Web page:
Written Answers. - Treatment of Sea Lice.

Trevor Sargent


49 Mr. Sargent asked the Minister for the Marine if he condones the use of the unlicensed drug invermectin to remove lice at fish farming facilities, in particular facilities run by publicly owned bodies; and if he will make a statement on the matter.

In so far as I have a function in this matter, it derives from my role as licensing authority for all fish farm operations governing their location, management, fish husbandry and production parameters. The use of all veterinary medical products is quite seperately regulated under legislation administered by the Department of Agriculture, Food and Forestry, while the National Drugs Advisory Board is the competent product licensing authority under EU and national legislation.

I am advised that Ivermectin is authorised and freely available worldwide for use in the livestock industry and indeed as an antiparasitic agent in human medicine with a record of safety. I am further advised that an application for its product authorisation as a fish medicine has not been lodged to date. I consider that on balance it would be a helpful development if evaluation of the compound's efficacy as a treatment for sea lice were continued and intensified with a view to proceeding towards a product licence application which could be considered by the relevant authorities. I would stress, however, that I have no direct influence in this process.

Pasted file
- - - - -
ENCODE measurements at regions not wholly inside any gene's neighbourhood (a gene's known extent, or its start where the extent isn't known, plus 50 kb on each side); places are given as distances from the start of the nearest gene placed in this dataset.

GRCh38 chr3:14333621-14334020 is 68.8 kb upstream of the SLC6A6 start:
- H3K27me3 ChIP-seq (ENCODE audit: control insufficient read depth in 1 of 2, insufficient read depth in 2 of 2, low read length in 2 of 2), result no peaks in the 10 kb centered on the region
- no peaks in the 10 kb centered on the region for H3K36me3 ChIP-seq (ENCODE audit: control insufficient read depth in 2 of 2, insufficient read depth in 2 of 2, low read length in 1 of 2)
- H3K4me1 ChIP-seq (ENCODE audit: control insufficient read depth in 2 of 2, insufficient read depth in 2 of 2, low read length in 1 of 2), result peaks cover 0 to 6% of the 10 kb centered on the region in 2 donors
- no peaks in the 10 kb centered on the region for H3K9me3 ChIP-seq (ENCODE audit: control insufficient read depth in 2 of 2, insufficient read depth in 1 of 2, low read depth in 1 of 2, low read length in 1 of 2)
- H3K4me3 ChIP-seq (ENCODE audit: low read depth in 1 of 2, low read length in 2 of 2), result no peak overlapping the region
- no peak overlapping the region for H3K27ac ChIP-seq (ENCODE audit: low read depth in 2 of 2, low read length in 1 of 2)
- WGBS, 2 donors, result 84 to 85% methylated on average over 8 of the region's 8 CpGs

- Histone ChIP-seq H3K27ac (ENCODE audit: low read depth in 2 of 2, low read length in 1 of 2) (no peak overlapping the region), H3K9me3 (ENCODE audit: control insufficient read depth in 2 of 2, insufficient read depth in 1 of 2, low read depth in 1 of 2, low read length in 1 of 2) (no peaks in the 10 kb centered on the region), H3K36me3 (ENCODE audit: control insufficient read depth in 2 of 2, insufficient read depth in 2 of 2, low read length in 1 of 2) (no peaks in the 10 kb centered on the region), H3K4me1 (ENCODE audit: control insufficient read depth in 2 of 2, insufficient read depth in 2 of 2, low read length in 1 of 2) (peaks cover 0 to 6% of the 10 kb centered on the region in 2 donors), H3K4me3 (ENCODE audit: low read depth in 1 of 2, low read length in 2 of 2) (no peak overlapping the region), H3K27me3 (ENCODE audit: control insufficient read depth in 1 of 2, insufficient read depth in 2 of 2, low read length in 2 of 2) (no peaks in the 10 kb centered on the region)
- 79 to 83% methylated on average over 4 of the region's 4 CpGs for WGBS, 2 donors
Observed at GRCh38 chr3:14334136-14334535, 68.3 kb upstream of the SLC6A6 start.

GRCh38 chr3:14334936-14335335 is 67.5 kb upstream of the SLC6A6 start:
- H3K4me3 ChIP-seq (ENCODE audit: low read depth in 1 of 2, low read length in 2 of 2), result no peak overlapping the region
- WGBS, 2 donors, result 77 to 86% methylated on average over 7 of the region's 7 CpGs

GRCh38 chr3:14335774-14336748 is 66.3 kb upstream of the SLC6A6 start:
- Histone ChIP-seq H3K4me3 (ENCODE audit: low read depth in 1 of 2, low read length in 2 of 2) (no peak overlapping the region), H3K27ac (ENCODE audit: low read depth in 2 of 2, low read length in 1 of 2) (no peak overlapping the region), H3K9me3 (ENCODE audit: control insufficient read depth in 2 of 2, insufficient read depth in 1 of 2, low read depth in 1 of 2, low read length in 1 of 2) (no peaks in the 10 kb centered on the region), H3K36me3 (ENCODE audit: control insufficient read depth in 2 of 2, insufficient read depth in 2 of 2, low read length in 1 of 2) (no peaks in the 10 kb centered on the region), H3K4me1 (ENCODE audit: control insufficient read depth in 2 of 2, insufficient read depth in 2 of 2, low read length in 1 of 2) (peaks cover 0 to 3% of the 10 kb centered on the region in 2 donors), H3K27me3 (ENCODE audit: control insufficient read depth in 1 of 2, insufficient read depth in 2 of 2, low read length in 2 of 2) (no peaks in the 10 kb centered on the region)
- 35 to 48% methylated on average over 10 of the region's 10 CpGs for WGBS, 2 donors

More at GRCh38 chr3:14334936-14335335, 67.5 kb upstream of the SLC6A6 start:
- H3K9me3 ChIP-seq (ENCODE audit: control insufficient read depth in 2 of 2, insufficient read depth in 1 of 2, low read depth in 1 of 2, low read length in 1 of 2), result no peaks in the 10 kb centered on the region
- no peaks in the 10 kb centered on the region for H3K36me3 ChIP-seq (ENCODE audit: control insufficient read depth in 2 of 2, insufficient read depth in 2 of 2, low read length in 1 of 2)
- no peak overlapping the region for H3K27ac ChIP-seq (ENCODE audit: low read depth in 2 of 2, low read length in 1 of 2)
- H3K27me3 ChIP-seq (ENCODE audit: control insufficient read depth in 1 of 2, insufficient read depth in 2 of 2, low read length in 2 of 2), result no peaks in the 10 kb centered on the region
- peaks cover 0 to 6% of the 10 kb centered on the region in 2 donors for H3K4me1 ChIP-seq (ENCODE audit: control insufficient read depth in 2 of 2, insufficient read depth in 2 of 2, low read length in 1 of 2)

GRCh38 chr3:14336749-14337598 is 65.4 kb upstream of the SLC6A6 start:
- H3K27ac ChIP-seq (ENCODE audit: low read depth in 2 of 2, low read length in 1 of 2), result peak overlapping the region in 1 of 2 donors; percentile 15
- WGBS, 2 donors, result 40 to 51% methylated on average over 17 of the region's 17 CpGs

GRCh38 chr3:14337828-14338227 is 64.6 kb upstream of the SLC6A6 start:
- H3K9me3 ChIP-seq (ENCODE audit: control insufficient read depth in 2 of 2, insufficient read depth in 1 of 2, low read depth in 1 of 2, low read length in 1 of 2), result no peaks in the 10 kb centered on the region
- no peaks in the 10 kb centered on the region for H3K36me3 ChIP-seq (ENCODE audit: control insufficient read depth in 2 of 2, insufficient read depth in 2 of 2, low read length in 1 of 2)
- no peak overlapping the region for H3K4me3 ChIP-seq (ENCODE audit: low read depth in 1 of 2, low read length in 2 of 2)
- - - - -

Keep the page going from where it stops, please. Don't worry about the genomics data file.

The extent to which there is responsible use of applied treatments and preventative medicine in fish management can be gauged by residue testing programmes of the final product. I am advised that in an ongoing programme of representative sample testing, using state of the art technology and to the strictest limits of detection, no threshold residues of Ivermectin have been found in samples of Irish farmed fish offered for sale. I am sure the Deputy is aware that Irish farmed salmon production is governed by a quality assurance scheme which lays down strict standards for husbandry, harvesting and withdrawal times for all treatments. As a result Irish farmed salmon enjoys the highest reputation in markets abroad.

I have every reason to believe that there is widespread, genuine support for the objective of minimising sealice levels at salmon farms through the use of effective treatments and other lice-eliminating measures. Such an approach has been strongly endorsed by the Sea Trout Task Force in its final report. New treatments are continually being devised although it is the case, as with all advances in veterinary and human medicine, that the process of expert verification is a complex and lengthy one. I understand for instance that trials are going on into an effective vaccine to combat sea lice on salmon. The results, while encouraging, are still only at a preliminary stage.
I am sure that the Deputy supports the proposition that we should actively encourage means of naturally reducing sealice infestations through improved fish farms, management strategies and fallowing in particular. A major benefit of fallowing, if accepted and supported in practice as well as in principle, would be to progressively reduce the need for therapeutants and applied treatments for lice control. With this objective in mind, priority will continue to be given to encouraging, co-ordinating and implementing fallowing proposals backed up by a process of local and regional consultation.